“What?!”, I asked Alain, our photography guide for the day, “I thought soccer was the national sport of Cuba.” “Actually,” he replied, “it’s baseball, but flirting is a close second!”
I had hired Alain Gutierrez as a photography guide for a day with strict instructions that we avoid tourist areas and to visit the “real” Havana and see the “real” people. Well, did he ever deliver. Spending the entire day in Central Havana, we visited markets, “rough” areas, and even the restaurant where President Obama had lunch a couple of weeks ago. Alain is a very good street photographer, so I got many tips from him, but I think the biggest tip was to smile and be relaxed when out on the street. He’s also funny and a lot of fun – many jokes today. Some of the areas were quite rough, but we always felt safe, even the next couple of days when Chantal and I wandered about alone.
Havana is very neglected and dirty, and the people are poor. But I saw no signs of real hunger and they were always cheerful and smiling. Also, music everywhere. I think, because of the poor economy and the many available musicians, restaurants and bars can hire bands for almost nothing. Another thing that really struck me was the apartments that are open to the street. People at street level just open up the door or large window for anyone walking by to look in. I was tempted to make photos of these “living rooms” as I walked by, but didn’t, as I think that would be very dis-respectful. People living in higher floor apartments had to climb up narrow, dingy, winding stairways for access. It seems to me that the poor living conditions are the worst problem in the central city.
On the next day, we were in the south section of Habana Vieja (old city), which is also quite rough, when we happened upon a bunch of kids playing in a bike taxi. I no sooner than made a photo, when they all jumped out and swarmed me, asking for money, or whatever. I opened up a package of colored ballpoint pens and started distributing them. Then a couple of mothers came out and helped me. There were 2 left, so each mother took one. Then 2 more women came out, looking for “gifts”. Chantal had a couple of Dollar Store lipsticks, which they were very happy to receive. Finally, a man came out, asking for something for his little daughter, but I had to tell him that there’s nothing left. This happened so quickly, and later I realized that this is the kind of thing that I’ve seen in documentaries of 3rd world countries, but never envisaged happening to me personally. Does this put me in that documentary photographers club now? Maybe, but I was more bothered by the actions of these little kids, who may grow up with their hands always out.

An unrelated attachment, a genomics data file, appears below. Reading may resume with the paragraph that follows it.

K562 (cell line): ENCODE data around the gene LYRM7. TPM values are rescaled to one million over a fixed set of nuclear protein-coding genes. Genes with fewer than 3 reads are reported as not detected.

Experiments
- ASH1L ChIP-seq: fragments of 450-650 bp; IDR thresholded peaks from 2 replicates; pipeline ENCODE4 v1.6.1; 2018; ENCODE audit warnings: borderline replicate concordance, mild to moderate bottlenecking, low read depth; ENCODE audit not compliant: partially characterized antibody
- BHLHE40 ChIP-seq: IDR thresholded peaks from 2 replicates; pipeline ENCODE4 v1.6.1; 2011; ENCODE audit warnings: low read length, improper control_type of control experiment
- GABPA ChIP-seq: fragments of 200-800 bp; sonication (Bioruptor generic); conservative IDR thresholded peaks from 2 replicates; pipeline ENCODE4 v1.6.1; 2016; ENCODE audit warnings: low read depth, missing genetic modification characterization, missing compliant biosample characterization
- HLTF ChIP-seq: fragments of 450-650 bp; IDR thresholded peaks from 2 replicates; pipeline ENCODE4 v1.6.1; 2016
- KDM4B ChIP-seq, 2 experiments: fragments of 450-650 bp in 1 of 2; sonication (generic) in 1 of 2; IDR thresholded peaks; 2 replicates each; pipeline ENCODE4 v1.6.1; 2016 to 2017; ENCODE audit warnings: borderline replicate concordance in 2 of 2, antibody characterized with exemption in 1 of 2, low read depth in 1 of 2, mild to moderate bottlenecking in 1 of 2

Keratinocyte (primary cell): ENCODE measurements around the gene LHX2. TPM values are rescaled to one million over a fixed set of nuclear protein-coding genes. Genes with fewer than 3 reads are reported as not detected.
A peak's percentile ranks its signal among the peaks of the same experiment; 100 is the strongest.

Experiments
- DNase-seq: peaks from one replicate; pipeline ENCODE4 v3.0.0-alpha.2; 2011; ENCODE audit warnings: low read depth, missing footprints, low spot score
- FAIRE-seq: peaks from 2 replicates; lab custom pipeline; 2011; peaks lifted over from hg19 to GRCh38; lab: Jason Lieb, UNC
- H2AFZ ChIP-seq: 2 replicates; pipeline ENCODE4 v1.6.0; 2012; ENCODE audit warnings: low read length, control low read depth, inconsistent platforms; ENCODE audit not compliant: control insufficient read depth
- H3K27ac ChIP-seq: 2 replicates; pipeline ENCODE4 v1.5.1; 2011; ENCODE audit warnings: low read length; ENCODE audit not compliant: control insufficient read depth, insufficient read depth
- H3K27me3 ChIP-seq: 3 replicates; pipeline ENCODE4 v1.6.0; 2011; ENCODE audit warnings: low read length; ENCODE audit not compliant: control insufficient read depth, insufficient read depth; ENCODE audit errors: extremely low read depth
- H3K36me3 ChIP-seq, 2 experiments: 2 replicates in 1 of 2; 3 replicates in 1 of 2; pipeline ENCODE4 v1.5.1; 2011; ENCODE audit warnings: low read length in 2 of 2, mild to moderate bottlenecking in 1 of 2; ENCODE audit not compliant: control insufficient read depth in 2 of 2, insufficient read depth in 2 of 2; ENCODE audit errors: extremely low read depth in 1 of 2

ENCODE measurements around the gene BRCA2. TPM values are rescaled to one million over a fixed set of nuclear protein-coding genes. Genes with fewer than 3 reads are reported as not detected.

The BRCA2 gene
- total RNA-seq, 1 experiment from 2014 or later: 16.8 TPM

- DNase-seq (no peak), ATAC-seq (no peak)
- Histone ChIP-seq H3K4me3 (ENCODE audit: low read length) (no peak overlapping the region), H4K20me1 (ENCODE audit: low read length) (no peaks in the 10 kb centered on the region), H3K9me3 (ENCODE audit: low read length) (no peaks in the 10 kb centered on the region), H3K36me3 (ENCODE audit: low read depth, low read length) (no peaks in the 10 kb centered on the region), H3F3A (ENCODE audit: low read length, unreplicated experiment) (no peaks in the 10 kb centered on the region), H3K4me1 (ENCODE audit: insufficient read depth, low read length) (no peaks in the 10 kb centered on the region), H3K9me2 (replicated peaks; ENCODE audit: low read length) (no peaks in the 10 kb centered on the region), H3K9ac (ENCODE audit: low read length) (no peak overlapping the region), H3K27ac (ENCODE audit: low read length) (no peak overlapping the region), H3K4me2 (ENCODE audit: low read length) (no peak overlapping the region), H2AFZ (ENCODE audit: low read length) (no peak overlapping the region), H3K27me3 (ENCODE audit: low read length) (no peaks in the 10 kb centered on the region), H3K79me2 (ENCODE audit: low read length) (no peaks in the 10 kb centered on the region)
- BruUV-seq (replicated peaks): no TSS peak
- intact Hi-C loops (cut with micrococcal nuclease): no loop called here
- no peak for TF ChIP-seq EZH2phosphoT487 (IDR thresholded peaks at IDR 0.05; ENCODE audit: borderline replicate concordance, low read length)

At the end of our trip, we spent a few days at the resort at Playa Jibacoa, I made friends with Henry, who took care of the catamarans, diving masks, kayaks, etc, on the beach. He’s a computer engineer, but makes more money on the beach. He told me that there are many doctors and other professionals working in the tourist industry for the same reason. He says this is because of the lack of foreign investment. Of course, everyone knows about the forthcoming invasion. Henry said that people certainly want the money that will be coming in, but are also wary of other consequences.
Rob, a photography friend of mine, is organizing a trip this summer “to photograph the real Havana before it becomes McVana”. I really believe that I was able to capture this, but I would go back again, Mc or Not!
[Click on any photo for slideshow. Please leave comments at bottom of page.]